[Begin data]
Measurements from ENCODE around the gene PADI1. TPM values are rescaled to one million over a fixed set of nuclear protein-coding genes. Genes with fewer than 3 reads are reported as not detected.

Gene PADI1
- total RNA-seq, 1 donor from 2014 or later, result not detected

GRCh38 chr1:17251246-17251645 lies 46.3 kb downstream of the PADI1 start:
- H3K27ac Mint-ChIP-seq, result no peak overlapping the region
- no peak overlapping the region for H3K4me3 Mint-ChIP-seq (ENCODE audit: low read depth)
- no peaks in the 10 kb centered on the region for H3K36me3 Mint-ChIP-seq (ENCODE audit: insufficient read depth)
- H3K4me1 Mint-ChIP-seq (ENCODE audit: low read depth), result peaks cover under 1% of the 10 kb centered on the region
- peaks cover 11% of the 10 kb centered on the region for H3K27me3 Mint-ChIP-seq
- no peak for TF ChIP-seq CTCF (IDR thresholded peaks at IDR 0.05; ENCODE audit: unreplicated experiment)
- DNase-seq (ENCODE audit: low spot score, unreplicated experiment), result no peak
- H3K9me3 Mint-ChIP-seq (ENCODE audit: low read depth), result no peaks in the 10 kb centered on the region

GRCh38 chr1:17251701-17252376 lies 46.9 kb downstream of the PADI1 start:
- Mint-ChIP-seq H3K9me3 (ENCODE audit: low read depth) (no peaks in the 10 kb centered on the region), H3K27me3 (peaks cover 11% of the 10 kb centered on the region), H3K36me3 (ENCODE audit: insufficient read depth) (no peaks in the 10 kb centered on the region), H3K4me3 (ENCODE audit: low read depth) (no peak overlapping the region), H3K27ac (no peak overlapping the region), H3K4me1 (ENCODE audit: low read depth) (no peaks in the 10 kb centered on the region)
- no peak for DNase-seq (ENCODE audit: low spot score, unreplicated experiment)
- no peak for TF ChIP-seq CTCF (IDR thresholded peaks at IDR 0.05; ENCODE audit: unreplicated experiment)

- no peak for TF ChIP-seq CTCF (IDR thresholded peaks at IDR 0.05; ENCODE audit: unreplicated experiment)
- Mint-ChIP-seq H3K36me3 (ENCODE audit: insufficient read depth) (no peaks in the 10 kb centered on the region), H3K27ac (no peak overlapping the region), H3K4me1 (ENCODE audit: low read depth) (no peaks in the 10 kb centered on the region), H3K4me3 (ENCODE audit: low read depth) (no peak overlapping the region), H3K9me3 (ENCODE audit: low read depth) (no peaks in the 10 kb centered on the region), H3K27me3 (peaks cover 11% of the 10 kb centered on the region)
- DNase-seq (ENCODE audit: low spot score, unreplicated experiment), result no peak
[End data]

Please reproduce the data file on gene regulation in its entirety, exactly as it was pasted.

Measurements from ENCODE around the gene PADI1. TPM values are rescaled to one million over a fixed set of nuclear protein-coding genes. Genes with fewer than 3 reads are reported as not detected.

Gene PADI1
- total RNA-seq, 1 donor from 2014 or later, result not detected

GRCh38 chr1:17251246-17251645 lies 46.3 kb downstream of the PADI1 start:
- H3K27ac Mint-ChIP-seq, result no peak overlapping the region
- no peak overlapping the region for H3K4me3 Mint-ChIP-seq (ENCODE audit: low read depth)
- no peaks in the 10 kb centered on the region for H3K36me3 Mint-ChIP-seq (ENCODE audit: insufficient read depth)
- H3K4me1 Mint-ChIP-seq (ENCODE audit: low read depth), result peaks cover under 1% of the 10 kb centered on the region
- peaks cover 11% of the 10 kb centered on the region for H3K27me3 Mint-ChIP-seq
- no peak for TF ChIP-seq CTCF (IDR thresholded peaks at IDR 0.05; ENCODE audit: unreplicated experiment)
- DNase-seq (ENCODE audit: low spot score, unreplicated experiment), result no peak
- H3K9me3 Mint-ChIP-seq (ENCODE audit: low read depth), result no peaks in the 10 kb centered on the region

GRCh38 chr1:17251701-17252376 lies 46.9 kb downstream of the PADI1 start:
- Mint-ChIP-seq H3K9me3 (ENCODE audit: low read depth) (no peaks in the 10 kb centered on the region), H3K27me3 (peaks cover 11% of the 10 kb centered on the region), H3K36me3 (ENCODE audit: insufficient read depth) (no peaks in the 10 kb centered on the region), H3K4me3 (ENCODE audit: low read depth) (no peak overlapping the region), H3K27ac (no peak overlapping the region), H3K4me1 (ENCODE audit: low read depth) (no peaks in the 10 kb centered on the region)
- no peak for DNase-seq (ENCODE audit: low spot score, unreplicated experiment)
- no peak for TF ChIP-seq CTCF (IDR thresholded peaks at IDR 0.05; ENCODE audit: unreplicated experiment)

- no peak for TF ChIP-seq CTCF (IDR thresholded peaks at IDR 0.05; ENCODE audit: unreplicated experiment)
- Mint-ChIP-seq H3K36me3 (ENCODE audit: insufficient read depth) (no peaks in the 10 kb centered on the region), H3K27ac (no peak overlapping the region), H3K4me1 (ENCODE audit: low read depth) (no peaks in the 10 kb centered on the region), H3K4me3 (ENCODE audit: low read depth) (no peak overlapping the region), H3K9me3 (ENCODE audit: low read depth) (no peaks in the 10 kb centered on the region), H3K27me3 (peaks cover 11% of the 10 kb centered on the region)
- DNase-seq (ENCODE audit: low spot score, unreplicated experiment), result no peak